Clark said that it didn’t look like Pegues was planning to stop his work in the entertainment industry anytime soon, which is rare for a 41-year-old.

“Most of the time it’s cats in their late 20s or early 30s that are into the industry. Not E, though. He was really into it and people respected him for it,” he said. “Most of the time when you get older the young cats will try to push you out but that wasn’t the case with him.”

While Pegues will be remembered for bringing some of the largest names to perform in Winston-Salem, he’ll also be missed for his constant philanthropy work. According to friends and colleagues, Pegues was not just focused on bringing great entertainment to the area but also making sure that those who were in a position to give back did so, starting with himself.

“Winston Salem has really lost a son. He was so connected to the community and everyone around him. He gave so much back,” McCauley said. “He was the type of guy that brought his mom food every day and never swore out of respect for her. This past Thanksgiving, he bought 500 turkeys for families in need. He’s raised money for girls to get dresses and guys to get tuxedos so they could go to the prom. He’s helped pay for other people’s funerals, he feeds the homeless every morning after leaving the club at 6 o’clock in the morning. It was an amazing impact this guy had on the community.”

Clark said that Pegues inspired him to create his own nonprofit in an effort to give back to the Triad area.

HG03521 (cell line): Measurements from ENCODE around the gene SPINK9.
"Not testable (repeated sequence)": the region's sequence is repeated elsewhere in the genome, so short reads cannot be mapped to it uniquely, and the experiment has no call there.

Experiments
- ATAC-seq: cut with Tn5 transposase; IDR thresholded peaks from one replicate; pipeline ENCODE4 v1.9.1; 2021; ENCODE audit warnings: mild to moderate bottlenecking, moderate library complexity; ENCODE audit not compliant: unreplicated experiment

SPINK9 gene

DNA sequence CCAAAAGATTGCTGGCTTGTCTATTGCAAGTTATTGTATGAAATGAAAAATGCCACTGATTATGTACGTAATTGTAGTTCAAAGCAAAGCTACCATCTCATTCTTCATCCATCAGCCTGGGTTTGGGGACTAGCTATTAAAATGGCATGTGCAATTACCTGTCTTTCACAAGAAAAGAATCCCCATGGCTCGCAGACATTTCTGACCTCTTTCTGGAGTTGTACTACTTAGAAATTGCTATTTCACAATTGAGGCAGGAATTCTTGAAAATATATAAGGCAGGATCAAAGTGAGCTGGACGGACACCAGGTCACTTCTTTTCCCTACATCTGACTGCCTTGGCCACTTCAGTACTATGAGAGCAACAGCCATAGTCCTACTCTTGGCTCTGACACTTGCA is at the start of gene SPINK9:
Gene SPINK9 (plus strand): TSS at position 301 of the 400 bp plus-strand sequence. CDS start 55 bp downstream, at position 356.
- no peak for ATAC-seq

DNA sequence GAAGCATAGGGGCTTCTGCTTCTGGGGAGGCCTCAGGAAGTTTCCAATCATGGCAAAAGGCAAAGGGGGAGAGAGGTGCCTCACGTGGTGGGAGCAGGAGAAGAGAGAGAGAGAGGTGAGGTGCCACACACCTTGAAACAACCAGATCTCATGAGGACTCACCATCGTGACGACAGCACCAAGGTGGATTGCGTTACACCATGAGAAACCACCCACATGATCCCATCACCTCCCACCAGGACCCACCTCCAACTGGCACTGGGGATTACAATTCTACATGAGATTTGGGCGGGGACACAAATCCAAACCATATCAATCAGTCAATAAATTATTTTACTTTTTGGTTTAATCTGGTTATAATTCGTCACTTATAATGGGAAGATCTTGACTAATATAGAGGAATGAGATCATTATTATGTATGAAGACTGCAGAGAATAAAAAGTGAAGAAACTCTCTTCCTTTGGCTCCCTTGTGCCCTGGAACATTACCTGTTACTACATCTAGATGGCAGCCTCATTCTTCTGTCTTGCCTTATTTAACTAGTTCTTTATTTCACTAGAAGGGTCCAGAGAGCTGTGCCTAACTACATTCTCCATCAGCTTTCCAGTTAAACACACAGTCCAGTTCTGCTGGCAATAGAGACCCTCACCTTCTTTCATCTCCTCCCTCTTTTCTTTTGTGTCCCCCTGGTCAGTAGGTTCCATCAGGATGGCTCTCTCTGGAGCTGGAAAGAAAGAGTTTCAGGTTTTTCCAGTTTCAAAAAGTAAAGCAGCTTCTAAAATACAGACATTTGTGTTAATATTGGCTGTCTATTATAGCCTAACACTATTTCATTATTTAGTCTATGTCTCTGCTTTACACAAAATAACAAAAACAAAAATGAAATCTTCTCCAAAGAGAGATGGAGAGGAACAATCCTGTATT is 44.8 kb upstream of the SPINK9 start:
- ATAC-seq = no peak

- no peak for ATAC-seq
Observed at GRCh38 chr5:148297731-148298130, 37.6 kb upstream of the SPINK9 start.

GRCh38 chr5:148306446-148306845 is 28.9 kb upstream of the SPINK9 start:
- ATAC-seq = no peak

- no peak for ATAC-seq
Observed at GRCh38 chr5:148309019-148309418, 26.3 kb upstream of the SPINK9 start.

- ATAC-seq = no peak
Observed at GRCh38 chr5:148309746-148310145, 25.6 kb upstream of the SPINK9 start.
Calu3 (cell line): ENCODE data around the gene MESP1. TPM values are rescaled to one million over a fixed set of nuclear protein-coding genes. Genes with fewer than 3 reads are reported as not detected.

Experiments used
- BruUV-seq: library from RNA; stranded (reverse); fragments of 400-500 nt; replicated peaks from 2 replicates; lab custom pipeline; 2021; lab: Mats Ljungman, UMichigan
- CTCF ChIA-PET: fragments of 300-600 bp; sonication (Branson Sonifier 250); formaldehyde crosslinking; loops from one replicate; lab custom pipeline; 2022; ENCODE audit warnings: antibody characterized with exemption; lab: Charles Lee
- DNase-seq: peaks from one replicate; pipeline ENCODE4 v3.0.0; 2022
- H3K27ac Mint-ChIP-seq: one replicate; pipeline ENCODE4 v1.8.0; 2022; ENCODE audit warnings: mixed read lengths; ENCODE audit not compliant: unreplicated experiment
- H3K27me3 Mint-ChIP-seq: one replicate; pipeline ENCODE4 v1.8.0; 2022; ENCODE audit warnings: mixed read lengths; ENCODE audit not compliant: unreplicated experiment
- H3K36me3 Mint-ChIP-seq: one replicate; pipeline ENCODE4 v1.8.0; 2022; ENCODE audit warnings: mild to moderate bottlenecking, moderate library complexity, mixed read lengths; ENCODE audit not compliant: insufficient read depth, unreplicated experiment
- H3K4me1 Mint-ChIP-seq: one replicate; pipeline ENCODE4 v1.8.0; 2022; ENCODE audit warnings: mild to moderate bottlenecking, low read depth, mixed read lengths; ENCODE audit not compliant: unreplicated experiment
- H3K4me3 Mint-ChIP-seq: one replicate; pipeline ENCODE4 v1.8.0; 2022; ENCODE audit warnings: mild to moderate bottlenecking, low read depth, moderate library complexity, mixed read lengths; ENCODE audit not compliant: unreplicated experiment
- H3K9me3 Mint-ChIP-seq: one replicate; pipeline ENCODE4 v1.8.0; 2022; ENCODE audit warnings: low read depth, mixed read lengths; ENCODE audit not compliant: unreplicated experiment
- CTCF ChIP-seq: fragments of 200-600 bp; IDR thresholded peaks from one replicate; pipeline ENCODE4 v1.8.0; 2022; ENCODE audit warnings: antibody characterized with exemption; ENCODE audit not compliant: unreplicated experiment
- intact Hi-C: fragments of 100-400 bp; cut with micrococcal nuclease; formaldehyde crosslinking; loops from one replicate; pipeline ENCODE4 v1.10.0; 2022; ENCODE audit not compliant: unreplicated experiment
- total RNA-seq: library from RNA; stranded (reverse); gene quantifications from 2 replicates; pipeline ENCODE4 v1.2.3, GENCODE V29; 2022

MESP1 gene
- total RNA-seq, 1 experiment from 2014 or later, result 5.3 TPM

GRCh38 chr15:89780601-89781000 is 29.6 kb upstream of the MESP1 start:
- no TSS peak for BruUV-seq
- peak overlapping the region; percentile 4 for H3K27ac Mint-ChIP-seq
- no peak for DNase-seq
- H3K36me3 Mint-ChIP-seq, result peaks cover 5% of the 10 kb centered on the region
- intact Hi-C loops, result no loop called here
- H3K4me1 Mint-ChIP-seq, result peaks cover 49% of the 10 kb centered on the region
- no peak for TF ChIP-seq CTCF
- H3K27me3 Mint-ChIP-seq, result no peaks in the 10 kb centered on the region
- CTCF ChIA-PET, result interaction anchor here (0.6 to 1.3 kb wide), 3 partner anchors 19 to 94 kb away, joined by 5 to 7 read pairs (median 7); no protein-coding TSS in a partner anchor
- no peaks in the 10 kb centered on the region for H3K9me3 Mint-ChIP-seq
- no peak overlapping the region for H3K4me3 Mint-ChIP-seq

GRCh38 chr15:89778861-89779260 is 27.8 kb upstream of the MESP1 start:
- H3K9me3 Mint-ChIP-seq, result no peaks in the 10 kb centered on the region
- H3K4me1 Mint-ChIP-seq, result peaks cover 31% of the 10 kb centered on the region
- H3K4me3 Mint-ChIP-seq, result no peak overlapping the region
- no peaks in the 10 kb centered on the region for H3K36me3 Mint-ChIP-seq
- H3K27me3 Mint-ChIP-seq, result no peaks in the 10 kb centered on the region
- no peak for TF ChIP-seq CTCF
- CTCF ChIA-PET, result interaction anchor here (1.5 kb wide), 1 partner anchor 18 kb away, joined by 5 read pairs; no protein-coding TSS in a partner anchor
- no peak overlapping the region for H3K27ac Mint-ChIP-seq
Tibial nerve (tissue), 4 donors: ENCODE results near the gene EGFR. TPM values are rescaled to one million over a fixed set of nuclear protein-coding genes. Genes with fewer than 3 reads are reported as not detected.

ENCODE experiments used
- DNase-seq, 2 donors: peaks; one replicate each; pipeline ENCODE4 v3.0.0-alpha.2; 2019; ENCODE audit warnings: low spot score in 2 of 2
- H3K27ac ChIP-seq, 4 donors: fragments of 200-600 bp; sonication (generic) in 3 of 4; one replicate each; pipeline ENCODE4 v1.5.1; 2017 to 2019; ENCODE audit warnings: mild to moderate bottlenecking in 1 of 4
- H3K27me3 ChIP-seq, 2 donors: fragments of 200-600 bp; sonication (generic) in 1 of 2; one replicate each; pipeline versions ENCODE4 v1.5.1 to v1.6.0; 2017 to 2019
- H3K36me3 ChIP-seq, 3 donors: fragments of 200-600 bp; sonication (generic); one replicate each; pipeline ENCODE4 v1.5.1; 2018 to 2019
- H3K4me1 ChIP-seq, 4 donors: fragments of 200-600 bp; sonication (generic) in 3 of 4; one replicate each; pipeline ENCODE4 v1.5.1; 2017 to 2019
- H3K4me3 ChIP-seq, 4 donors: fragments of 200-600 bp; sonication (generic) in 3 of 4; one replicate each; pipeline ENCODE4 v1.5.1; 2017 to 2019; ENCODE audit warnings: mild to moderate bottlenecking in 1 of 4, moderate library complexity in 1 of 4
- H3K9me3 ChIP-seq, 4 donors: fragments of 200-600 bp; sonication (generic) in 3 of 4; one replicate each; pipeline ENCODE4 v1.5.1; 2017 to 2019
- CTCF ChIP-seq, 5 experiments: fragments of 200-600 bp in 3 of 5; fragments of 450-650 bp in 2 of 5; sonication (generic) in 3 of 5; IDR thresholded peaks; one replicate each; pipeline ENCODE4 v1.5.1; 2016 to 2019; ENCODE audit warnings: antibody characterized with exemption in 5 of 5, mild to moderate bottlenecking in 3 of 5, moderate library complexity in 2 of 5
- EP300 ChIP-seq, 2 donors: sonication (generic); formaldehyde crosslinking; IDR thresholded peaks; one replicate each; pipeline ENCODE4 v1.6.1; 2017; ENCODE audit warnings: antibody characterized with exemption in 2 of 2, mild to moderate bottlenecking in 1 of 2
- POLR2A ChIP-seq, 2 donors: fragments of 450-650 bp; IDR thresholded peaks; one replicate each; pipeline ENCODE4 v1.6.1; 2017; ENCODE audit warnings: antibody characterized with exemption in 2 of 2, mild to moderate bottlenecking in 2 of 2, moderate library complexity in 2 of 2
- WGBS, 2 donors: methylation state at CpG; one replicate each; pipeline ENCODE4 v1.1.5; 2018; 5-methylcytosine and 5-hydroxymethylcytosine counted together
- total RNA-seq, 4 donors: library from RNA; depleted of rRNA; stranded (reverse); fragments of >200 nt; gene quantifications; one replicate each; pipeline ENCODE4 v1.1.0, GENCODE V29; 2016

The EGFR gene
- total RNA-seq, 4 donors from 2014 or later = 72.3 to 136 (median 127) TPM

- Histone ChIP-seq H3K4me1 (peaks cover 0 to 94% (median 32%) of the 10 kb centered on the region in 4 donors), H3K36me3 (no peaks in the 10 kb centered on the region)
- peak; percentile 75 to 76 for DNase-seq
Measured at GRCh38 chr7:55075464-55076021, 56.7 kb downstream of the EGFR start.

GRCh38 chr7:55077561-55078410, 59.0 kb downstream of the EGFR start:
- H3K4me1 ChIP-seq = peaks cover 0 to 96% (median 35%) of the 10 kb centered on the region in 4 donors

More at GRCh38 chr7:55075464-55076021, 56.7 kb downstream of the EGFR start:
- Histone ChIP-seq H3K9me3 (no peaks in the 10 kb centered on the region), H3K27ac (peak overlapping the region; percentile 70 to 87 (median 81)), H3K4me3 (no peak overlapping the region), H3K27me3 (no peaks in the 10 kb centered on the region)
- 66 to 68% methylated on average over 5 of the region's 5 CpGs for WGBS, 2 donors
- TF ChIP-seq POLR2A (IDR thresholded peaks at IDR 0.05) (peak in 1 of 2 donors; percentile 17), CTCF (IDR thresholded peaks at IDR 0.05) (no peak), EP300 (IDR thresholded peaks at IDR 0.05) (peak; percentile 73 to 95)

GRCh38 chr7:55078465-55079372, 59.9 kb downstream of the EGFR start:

“He was like the Winston-Salem Mayor because he was involved in the community especially on the urban side. He always did for the community and always tried to get everybody in the community involved,” he explained. “That community definitely appreciated it and put him on a pedestal for it.”

Both Clark and McCauley agree that they can’t let Pegues hard work fall to the wayside. McCauley would like to create a nonprofit or hold a charity event in his name dedicated to giving back to the community and stopping violence.

“I want to keep his message alive and keep his vision going. It doesn’t need to stop. More people need to take a leadership role like that. We need to stop worrying about black and white and it really comes down to that,” he said. “We’re all people and we all live in a community and we have to protect and look out for each other. That’s what he’d say. That’s what I want to see more of. People to take the time out of their day. People to look at their fallen brother, sister and people in need.”

Clark challenges other promoters to be more like Pegues and his efforts to give back to his community.

“Everybody is in a position where we deal with thousands of people on a weekly basis. We’ve got to start touching these people in the right way and not just inviting them out, getting them drunk and then sending them home,” Clark said. “We’ve got to step up. E stepped up.”

Investigators are still looking for clues as to why the tragic event occurred. Police say they’ve not received any knowledge or evidence of an argument or altercation that could’ve possibly led to the shooting but don’t believe the shooting was a random occurrence.

On Sunday morning, what would have been Pegues 42 nd birthday, Sierras Deshan Cobb was arrested in Greensboro in regards to the shooting. Cobbs has been charged with murder and possession of a firearm by a convicted felon. He’s being held at the Forsyth County Detention Center.

McCauley said that he doesn’t want to speculate on the events from that night but Reese said she feels that the people involved were selfish and called the killing unnecessary.

“He just didn’t deserve that from anybody. Nobody deserves something like that to happen but for him to be as well-loved as he is, he did not deserve to die that way,” she said. “He never did anything wrong to anybody and I hate that this had to happen to him.”

Police are still investigating and ask anyone with information about the shooting to call (336) 773-7700 or Crime Stoppers at (336) 727-2800.

This is the seventh homicide this year for the city. !